In recent years we’ve been blessed with a particularly good Geranium in G. ‘Rozanne’. Despite an interesting start in life (I would tell you but I don’t want to get sued) this Geranium has proven itself year after year in gardens. It’s tough, doesn’t run or seed, and it flowers for so long you start to get bored with it!
This is an undeniably good plant with six or even seven months of interest per year. How then is it even possible to consider other Geraniums?
It depends to a large extent on what you want to do with that particular area of the garden. A Geranium with a shorter flowering season might not appear to have any merit, but if you want to ring the changes in your borders during the year then a plant that flowers for so long might not be quite so useful.
One of my absolute favourite Geraniums is G. sylvaticum ‘Amy Doncaster’. Named for the eminent plantswoman who selected it, this is the bluest of all the G. sylvaticum forms. It’s a gentle plant, with delicate blue flowers held above a polite clump of foliage; used in a little shade this plant is simply sublime. Combine it with woodland perennials that are neither too small or too thuggish for best effect (things like the more gentle ferns, maybe a modest Hosta or two, or one of the more resilient Pulmonarias- you get the idea?).
Until G. ‘Rozanne’ came onto the market the most popular blue Geranium was G. ‘Johnson’s Blue’. With masses of big blue flowers usually from May to August this was the go-to Geranium for a long season until it was superseded. Here’s the thing though, it’s still a mighty fine plant!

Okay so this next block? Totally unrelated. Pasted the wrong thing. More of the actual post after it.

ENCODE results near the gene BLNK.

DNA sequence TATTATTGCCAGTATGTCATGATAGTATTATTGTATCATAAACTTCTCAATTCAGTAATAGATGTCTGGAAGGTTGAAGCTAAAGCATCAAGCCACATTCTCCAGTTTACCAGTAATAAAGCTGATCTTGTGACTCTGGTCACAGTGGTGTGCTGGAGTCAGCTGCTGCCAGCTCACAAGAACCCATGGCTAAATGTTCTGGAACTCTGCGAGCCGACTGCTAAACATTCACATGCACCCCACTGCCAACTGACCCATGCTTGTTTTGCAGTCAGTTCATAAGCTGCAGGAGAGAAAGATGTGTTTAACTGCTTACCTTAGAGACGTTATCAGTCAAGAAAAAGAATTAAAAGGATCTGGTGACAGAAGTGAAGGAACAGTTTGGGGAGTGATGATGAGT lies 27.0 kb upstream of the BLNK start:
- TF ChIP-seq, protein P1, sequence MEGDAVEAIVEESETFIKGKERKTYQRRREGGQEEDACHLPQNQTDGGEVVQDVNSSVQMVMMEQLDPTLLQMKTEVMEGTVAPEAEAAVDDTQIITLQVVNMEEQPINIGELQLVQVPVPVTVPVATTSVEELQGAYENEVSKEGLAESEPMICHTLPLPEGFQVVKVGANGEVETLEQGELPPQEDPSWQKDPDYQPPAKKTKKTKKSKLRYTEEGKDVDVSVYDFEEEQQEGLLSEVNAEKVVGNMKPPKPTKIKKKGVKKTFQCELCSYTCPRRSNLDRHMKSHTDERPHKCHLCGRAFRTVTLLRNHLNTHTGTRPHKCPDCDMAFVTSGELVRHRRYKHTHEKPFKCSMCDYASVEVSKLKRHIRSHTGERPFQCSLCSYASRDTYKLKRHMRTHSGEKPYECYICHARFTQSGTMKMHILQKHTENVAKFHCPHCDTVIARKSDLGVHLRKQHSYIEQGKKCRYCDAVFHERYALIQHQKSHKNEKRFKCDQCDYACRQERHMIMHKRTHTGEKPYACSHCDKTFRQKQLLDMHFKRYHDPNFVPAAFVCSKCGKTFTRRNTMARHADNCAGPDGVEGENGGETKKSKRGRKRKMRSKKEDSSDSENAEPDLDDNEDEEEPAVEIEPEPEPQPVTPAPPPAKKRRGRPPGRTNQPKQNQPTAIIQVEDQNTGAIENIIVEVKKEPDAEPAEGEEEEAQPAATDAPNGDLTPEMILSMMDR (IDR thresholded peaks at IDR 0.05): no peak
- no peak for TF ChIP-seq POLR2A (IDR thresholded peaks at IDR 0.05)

G. ‘Johnson’s Blue’ was named after A.T. Johnson, from one of whose seedlings this was named. ‘A.T. Johnson’ was in fact the Welsh garden writer and plantsman Arthur Tysilio Johnson (1873-1956) of Bulkeley Mill, Rowen, Conwy in Wales, since you asked.
Geranium x magnificum doesn’t flower for quite as long as G. ‘Johnson’s Blue’ but is still magnificent. The flowers of G. x magnificum are quite large and beautifully veined, held above its attractive hairy leaves in mid summer. It is fairly vigorous, making it a good companion for Alchemilla mollis.
Although these Geraniums might not flower for as long as G. ‘Rozanne’ they are nonetheless good garden plants. They flower reliably when they’re supposed to, and once they’ve finished flowering they get chopped back and produce a new flush of leaves that stay fresh and tidy for the rest of the year, providing a neutral foil for late season asters, Hesperanthas and other late summer-autumn plants.